• 8
    @Ilmari Karonen: This is especially annoying in the US, where a cup is a standard unit of measure (0.236588 liter), and most coffee cups are close to that size, yet the manufacturers of coffee makers persist in labelling them in "cups" that are about half that size.
    – jamesqf
    Mar 22, 2020 at 17:37
  • 4
    @MichaelHarvey Not necessarily. If I fill a wine bottle with water, I have a bottle of water. If I pour the water out again, I have an empty wine bottle, not an empty water bottle. "Bottle of X" indicates what the bottle currently contains; "X bottle" indicates what the bottle is generally expected to contain. Mar 24, 2020 at 9:56

You can see the same structure used with all sorts of English phrases, e.g.

  • Bottle of beer vs beer bottle
  • Soda can vs can of soda
  • Packet of crisps vs crisp packet
  • Paint tin vs tin of paint

If you say "water bottle" you're using "water" as an adjective to describe the type of bottle it is — a bottle (usually) used to store water. So that could be a branded bottle (e.g. Evian) or a reusable bottle that people refill from a water cooler or tap.

If you say "bottle of water" you're putting emphasis on the state of things — there is some water in the bottle, (but you're not commenting on the type of bottle).

So you could say:

Can I put cooking oil in a water bottle?

Reddit: /r/NoStupidQuestions

This person is asking if they can put oil into a disposable bottle normally used for water (water bottle). If they do, we could say it's a "bottle of oil" even though it's in a water bottle :)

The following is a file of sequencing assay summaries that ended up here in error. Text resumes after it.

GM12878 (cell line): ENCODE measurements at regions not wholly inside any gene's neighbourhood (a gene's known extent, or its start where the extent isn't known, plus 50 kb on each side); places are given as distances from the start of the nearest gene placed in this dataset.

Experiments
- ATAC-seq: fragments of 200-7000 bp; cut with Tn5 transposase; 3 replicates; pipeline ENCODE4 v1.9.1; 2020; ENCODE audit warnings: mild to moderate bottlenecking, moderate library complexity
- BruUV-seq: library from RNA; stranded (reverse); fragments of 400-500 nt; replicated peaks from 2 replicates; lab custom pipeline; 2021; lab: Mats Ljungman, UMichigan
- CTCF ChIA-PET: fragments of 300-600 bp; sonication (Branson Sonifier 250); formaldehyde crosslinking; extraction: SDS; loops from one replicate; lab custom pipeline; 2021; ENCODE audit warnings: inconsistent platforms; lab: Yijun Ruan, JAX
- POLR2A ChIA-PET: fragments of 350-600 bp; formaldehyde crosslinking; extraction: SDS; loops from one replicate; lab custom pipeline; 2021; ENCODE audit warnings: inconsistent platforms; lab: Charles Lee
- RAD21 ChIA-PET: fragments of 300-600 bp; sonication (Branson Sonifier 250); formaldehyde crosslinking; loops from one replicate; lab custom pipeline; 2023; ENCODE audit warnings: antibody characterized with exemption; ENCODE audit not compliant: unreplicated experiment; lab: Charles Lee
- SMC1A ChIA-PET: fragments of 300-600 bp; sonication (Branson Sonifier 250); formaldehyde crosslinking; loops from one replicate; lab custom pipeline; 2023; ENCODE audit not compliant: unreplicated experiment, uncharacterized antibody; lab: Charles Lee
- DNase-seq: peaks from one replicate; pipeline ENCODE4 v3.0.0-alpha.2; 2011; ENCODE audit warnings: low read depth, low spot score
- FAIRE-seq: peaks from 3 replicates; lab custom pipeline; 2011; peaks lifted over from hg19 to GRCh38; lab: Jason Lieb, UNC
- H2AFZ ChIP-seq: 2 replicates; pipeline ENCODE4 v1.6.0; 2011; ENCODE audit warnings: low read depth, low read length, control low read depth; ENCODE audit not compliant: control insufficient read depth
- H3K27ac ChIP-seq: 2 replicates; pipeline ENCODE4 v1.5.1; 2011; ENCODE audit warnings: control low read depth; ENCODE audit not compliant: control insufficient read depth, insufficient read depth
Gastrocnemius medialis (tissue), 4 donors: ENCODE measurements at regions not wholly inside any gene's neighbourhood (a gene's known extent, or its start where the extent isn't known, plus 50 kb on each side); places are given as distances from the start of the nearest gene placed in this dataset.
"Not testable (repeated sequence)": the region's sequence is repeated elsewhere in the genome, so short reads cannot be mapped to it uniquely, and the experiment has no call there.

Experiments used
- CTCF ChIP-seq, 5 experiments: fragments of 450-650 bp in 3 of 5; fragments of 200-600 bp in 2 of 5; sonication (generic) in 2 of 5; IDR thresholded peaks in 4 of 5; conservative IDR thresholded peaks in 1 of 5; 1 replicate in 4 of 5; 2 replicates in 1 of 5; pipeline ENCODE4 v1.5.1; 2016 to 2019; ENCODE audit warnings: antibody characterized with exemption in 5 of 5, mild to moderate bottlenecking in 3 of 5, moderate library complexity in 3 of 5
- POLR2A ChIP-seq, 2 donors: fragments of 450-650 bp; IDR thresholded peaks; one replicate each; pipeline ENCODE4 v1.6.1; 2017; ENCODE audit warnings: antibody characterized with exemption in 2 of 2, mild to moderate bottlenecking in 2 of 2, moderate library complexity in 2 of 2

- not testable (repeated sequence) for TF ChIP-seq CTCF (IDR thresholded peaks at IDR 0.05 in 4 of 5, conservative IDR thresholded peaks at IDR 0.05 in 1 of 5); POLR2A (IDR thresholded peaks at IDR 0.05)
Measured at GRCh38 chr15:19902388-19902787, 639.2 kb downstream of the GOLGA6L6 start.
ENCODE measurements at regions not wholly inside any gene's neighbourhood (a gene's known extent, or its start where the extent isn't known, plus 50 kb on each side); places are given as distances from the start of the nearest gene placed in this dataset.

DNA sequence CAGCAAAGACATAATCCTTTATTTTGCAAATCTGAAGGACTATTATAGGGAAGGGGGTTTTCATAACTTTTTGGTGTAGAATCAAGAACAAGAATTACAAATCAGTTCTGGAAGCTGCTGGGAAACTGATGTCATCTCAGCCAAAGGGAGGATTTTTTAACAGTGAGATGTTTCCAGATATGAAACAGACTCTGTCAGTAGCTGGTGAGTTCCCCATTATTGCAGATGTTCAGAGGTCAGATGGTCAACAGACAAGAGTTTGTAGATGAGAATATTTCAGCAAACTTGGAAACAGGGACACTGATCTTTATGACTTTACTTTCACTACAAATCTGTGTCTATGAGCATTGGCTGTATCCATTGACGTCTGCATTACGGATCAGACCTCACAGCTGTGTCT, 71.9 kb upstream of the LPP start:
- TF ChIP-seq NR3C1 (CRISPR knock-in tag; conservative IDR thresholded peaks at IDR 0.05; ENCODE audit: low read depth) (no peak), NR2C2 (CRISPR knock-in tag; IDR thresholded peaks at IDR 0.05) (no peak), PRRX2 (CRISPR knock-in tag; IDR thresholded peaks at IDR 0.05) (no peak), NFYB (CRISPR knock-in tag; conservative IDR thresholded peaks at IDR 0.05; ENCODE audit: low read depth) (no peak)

• 6
    And there is a (too!) well-known song about "99 bottles of beer on the wall" but not about "99 beer bottles ..." Mar 23, 2020 at 0:55
  • 2
    @dave_thompson_085 - Don't pass them around!!! Social distancing!!!
    – Hot Licks
    Mar 24, 2020 at 22:26
  • To add to this: if I bought a bottle of Budweiser, poured the beer out, then filled it up with water, I would have "a beer bottle full of water". "an X bottle" can refer to the design of the bottle and/or the liquid it's supposed to hold, even if it's filled with something different.
    – GMA
    Mar 25, 2020 at 10:08
  • Although come to think of it, you can say "a beer bottle" and a "bottle of water", but it sounds a bit unnatural to say "a beer bottle of water" (without adding "full" like in my previous comment.)
    – GMA
    Mar 25, 2020 at 10:11

A bottle of water is any bottle that currently contains water.

A water bottle is a bottle designed/intended to hold water. If you get an empty Coke bottle and put water in it, it's a "bottle of water" but not a "water bottle".

Now people do reuse purchased bottles of water and those do get called water bottles, but if you say "water bottle" most people will usually think of a product purchased without water, usually made from heavy duty plastic or steel.

photo of two steel water bottles
Photo by Amraepowell

  • 1
    The modern mariner buys 24 water bottles. "Bottles, bottles, everywhere, but not a drop to drink."
    – user583
    Mar 23, 2020 at 14:42